So this is awesome: Chris’s speech therapist at TIRR worked with the Texas Department of Assistive and Rehabilitative Services and a local device vendor in Austin to put together an assortment of really cool proximity switches and control devices to start practicing with (ahh, and I should explain: proximity switches don’t require you to press them to activate; you move a body part within a 1/4″ or so of the sensor to activate it).
The setup is a combination of some rather ingenious Manfrotto photographic / lighting mounts, velcro and proximity switches from AbleNet. The more generalized orange AbleNet “Candy Corn” proximity switches interface with a variety of gear: to start off with, Jennifer at TIRR set Chris up with an iPod controller and a 120V PowerLink 4 relay (that controls up to two appliances).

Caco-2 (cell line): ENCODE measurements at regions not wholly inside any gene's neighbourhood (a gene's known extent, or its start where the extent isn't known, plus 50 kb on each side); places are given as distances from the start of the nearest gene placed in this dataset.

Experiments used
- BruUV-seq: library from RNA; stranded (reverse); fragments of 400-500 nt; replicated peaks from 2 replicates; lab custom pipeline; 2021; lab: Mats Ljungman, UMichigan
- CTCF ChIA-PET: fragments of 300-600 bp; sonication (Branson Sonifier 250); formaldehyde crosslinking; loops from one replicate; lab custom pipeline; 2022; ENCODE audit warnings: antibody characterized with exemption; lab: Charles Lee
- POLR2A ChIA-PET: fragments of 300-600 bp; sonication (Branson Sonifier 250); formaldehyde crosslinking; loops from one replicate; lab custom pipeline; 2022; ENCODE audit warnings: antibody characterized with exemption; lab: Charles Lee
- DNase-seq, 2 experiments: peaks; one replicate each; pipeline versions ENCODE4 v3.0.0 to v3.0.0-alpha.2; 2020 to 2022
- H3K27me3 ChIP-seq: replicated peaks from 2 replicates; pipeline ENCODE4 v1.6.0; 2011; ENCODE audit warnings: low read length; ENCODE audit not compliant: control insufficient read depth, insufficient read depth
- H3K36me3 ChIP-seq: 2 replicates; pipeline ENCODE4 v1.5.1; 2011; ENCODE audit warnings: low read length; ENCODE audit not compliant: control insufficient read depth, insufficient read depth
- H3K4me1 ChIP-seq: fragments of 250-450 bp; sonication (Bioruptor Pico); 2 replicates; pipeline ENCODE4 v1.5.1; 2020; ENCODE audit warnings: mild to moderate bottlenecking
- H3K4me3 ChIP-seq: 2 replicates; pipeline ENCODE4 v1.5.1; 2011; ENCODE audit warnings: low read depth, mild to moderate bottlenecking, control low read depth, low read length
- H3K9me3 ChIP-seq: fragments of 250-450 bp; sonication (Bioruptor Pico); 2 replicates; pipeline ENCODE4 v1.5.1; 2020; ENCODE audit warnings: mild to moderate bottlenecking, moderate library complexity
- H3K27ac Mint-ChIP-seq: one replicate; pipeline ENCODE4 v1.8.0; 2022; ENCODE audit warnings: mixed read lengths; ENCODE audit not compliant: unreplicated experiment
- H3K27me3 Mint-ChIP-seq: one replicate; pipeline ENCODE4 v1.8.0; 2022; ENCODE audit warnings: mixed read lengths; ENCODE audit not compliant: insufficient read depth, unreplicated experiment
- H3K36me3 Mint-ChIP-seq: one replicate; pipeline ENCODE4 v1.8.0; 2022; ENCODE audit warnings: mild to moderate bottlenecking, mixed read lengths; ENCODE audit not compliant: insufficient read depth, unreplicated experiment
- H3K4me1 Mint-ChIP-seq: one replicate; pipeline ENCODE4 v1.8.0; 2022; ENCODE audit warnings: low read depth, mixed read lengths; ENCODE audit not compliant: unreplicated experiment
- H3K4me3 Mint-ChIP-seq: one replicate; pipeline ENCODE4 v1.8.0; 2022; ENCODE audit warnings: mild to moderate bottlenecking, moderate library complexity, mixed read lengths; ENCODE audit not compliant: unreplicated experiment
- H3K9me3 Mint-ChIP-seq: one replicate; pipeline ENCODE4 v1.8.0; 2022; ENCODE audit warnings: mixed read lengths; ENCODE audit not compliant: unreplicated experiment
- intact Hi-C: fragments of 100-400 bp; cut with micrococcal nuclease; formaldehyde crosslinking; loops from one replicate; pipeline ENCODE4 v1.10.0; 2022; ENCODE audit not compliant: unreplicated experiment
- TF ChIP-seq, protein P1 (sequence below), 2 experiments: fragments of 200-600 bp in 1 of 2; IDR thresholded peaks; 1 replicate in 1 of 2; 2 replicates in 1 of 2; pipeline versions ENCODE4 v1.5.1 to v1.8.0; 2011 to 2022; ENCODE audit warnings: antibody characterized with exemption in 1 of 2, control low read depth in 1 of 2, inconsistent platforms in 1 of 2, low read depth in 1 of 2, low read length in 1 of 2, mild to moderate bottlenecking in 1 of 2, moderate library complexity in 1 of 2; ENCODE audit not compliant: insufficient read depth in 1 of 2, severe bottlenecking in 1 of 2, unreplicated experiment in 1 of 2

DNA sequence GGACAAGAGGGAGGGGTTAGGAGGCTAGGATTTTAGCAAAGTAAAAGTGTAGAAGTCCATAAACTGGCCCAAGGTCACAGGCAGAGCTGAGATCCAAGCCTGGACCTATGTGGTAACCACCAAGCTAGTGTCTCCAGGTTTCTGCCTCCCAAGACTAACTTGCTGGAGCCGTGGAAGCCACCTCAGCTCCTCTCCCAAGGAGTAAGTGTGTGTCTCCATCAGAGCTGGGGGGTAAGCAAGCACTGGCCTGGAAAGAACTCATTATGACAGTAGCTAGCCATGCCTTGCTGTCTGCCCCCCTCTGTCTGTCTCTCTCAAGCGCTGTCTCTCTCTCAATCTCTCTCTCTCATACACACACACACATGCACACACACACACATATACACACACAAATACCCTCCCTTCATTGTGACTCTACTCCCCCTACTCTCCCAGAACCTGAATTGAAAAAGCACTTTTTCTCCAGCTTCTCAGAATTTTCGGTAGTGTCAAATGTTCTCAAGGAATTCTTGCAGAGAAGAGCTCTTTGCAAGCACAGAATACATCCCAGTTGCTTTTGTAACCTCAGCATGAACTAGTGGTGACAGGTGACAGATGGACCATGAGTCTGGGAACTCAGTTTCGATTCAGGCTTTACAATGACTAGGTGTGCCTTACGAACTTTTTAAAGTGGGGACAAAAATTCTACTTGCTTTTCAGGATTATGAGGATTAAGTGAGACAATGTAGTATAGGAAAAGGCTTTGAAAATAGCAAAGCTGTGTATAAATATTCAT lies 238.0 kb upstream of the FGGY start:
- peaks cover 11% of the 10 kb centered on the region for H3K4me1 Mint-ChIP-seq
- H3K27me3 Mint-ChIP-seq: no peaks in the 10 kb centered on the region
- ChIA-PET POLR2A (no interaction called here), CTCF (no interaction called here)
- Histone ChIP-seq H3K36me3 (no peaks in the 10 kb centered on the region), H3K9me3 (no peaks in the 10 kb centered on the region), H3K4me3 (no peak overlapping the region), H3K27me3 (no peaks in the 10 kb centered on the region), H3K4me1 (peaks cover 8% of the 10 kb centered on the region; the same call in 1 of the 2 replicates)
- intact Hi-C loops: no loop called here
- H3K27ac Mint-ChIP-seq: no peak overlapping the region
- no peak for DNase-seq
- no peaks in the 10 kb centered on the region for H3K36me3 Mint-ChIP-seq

It takes some time, but we were able to practice turning a lamp on and off with the PowerLink relay, and had some luck playing and pausing some MP3s.
The second set of proximity switches (AbleNet’s “QuickTalker”) are very simple, completely self-contained battery-powered devices that will record a short sample of audio to conveniently play back when the proximity switch is activated. In these particular photos, the QuickTalker devices are configured for “YES” and “NO”:
My folks are using the QuickTalker devices to augment the daily evening yes and no questions they practice with Chris; I think the audio feedback will be really useful for Chris (hearing “YES” and “NO” when he turns his head a certain direction).